An interesting retrospective on the High Court in the time of French

December 10, 2010 |

Today’s article in the  Australian, Judges reclaim power from political masters, is a thoughtful piece on the court’s more assertive approach to legislative limits on discretion. At least the first part of the article is.   This court has been much more inclined to not only defend judicial independence by striking down prescriptive legislation but it has also been more receptive to broadening established principles.  That shouldn’t be regarded as notable except that it stands in fairly strong contrast to the Gleeson High Court. A simple for instance is the approach taken to offshore processing.  Previously the court gave it the green light.  In Plaintiff M61/2010E v Commonwealth of Australia; Plaintiff M69 of 2010 v Commonwealth of Australia [2010] HCA 41 while not overturning or even disturbing the process dealt with procedural fairness.  I am not sure that the pre French court would have been so moved to action.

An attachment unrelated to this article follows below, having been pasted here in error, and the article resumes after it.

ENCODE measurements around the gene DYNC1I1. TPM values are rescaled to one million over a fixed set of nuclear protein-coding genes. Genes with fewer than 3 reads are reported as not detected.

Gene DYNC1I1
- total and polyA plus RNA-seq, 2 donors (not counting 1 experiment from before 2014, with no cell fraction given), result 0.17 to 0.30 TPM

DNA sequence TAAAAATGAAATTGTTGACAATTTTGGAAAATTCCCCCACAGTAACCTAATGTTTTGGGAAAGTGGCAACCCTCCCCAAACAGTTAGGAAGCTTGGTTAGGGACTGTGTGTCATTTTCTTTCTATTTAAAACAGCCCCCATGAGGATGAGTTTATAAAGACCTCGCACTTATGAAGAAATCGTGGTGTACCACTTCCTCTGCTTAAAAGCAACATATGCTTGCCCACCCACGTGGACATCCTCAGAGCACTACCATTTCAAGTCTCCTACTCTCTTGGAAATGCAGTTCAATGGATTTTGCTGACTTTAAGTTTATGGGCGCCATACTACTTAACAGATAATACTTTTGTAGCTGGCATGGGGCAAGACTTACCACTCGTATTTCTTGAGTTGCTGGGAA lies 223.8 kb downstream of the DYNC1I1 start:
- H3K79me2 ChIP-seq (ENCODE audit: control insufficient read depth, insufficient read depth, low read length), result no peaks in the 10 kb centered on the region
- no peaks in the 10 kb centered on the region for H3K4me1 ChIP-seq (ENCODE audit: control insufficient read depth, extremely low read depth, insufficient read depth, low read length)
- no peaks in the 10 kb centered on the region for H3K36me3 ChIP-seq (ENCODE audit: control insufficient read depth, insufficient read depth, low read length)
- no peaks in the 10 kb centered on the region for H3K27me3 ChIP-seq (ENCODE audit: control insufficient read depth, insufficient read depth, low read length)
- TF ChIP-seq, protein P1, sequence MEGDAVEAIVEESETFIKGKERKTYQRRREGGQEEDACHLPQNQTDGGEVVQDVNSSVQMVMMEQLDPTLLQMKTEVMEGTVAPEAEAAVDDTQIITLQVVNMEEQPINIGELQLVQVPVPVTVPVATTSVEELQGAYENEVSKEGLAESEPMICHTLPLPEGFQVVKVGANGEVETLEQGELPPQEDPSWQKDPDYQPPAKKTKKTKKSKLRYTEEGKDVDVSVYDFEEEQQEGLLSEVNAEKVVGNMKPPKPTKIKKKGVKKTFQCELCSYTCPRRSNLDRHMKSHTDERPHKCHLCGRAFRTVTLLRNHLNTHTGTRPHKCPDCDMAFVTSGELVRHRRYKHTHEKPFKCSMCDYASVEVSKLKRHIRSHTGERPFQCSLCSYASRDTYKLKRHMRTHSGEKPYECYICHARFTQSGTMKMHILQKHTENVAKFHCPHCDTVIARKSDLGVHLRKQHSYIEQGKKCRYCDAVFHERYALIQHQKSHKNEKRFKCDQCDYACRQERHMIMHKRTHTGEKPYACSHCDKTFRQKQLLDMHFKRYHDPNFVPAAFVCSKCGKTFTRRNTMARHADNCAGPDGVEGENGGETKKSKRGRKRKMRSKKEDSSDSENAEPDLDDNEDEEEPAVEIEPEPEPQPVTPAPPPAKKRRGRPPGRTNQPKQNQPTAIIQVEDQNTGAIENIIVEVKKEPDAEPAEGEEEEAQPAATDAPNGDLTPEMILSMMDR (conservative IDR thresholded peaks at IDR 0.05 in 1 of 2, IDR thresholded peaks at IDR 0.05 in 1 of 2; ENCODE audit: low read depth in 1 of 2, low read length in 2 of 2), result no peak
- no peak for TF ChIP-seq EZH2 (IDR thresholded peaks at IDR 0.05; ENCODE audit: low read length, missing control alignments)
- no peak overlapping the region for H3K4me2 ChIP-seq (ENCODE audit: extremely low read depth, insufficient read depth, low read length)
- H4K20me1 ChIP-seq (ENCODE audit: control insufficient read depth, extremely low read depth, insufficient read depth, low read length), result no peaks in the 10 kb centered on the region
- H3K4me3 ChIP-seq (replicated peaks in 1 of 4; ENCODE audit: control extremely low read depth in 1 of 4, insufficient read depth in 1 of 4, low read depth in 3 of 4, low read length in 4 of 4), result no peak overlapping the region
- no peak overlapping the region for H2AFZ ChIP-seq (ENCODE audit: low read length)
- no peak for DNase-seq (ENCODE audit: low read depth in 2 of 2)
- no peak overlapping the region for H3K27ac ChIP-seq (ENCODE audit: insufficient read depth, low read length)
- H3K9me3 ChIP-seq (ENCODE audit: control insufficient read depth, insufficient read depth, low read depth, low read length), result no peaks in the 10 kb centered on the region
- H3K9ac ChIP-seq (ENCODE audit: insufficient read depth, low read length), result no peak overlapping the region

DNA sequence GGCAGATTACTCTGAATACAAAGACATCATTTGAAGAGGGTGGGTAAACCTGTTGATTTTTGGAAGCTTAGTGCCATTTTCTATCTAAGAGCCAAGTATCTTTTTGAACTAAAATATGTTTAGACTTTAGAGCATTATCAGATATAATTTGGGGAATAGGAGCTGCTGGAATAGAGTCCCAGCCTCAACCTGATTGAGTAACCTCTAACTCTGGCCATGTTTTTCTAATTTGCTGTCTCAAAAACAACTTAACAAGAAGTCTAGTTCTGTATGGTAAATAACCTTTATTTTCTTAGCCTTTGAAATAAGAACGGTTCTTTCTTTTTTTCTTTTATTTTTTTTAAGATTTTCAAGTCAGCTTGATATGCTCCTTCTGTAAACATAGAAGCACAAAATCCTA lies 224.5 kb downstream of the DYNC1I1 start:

What is distinctive and powerful about the High Court’s decisions this year is that most decisions are overwhelming majorities if not unanimous.  Given the reputed conservativeness of Keiffel and Crennan and cautious black letter approach of Hayne and Gummow this is an approach many commentators would have expected.

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